In that regard ACPET intends to play a role and our new Quality Endorsed Program will just focus on performance, with regard to student outcomes including course completion, employment and career progression. The program will involve a comprehensive review of performance, site visits and interviews with a range of students and stakeholders.

Only those members who can demonstrate consistent delivery of high quality service, ethical practices, support and outcomes will become ACPET Quality Endorsed.

The program is an opportunity for government to partner with industry and give students, their parents, government and industry full confidence in the provider and the quality of the programs they provide.

I left the conference reinvigorated and excited by our future. May we all boldly go and become our own disruptors!

Of course I must mention our International program, which comprised more than 130 delegates at this year’s Asia Pacific International Education Forum in Hobart on Wednesday.

Delegates heard how Australia is poised to capitalise on enormous opportunities in the international education industry, which is enjoying unprecedented level of focus and funding from the Federal Government and Australia’s state governments and territories. However, the forum also heard that fully leveraging this effort would require greater levels of coordination, collaboration and consistency across the country.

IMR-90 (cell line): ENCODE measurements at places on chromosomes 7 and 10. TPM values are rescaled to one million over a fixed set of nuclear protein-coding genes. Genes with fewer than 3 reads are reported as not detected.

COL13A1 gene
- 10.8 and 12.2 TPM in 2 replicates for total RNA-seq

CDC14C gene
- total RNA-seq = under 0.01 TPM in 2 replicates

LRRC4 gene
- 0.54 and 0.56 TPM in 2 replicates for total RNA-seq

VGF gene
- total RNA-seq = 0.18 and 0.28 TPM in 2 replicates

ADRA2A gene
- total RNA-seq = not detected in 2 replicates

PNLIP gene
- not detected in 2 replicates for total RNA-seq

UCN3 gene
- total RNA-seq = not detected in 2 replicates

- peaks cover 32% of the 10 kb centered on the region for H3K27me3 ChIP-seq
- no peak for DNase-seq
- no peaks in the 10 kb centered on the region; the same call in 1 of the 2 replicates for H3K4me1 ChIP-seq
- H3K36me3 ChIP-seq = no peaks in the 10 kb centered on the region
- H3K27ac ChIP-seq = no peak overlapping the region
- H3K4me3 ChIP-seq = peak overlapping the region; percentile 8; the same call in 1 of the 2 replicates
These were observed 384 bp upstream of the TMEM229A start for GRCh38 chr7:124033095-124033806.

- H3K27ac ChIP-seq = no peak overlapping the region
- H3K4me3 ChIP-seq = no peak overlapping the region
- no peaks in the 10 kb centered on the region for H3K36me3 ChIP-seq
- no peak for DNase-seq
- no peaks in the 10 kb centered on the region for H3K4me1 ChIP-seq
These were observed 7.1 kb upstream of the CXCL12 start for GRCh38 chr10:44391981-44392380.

It again was a truly fantastic forum and I am already looking forward to next year's.

On a final note, on Friday the Victorian Government launched its Skills First program which they have described as a commitment to a “contestable but more managed training and TAFE system”. We are pleased to note that student choice has been maintained and that quality providers will continue to be an important element in the Victorian training system.  Any effort to restore confidence and improve quality is a good thing and ACPET supports this.

More information can be found in the Victorian update.

The Hon Simon Birmingham, Minister for Education and Training

Mel Koumides, National Chair, ACPET

The Big Debate: Future Architecture of Tertiary Education in Australia
Professor Ian Harper, Chair, Competition Policy Review
Stephen Conway, CEO, Tas TAFE
Andrew Norton, Higher Education Program Director, Grattan Institute
Helen Zimmerman, Chief, Corporate Affairs, Navitas

Rod Camm, ACPET, CEO - Launches ACPET’s Quality Membership Framework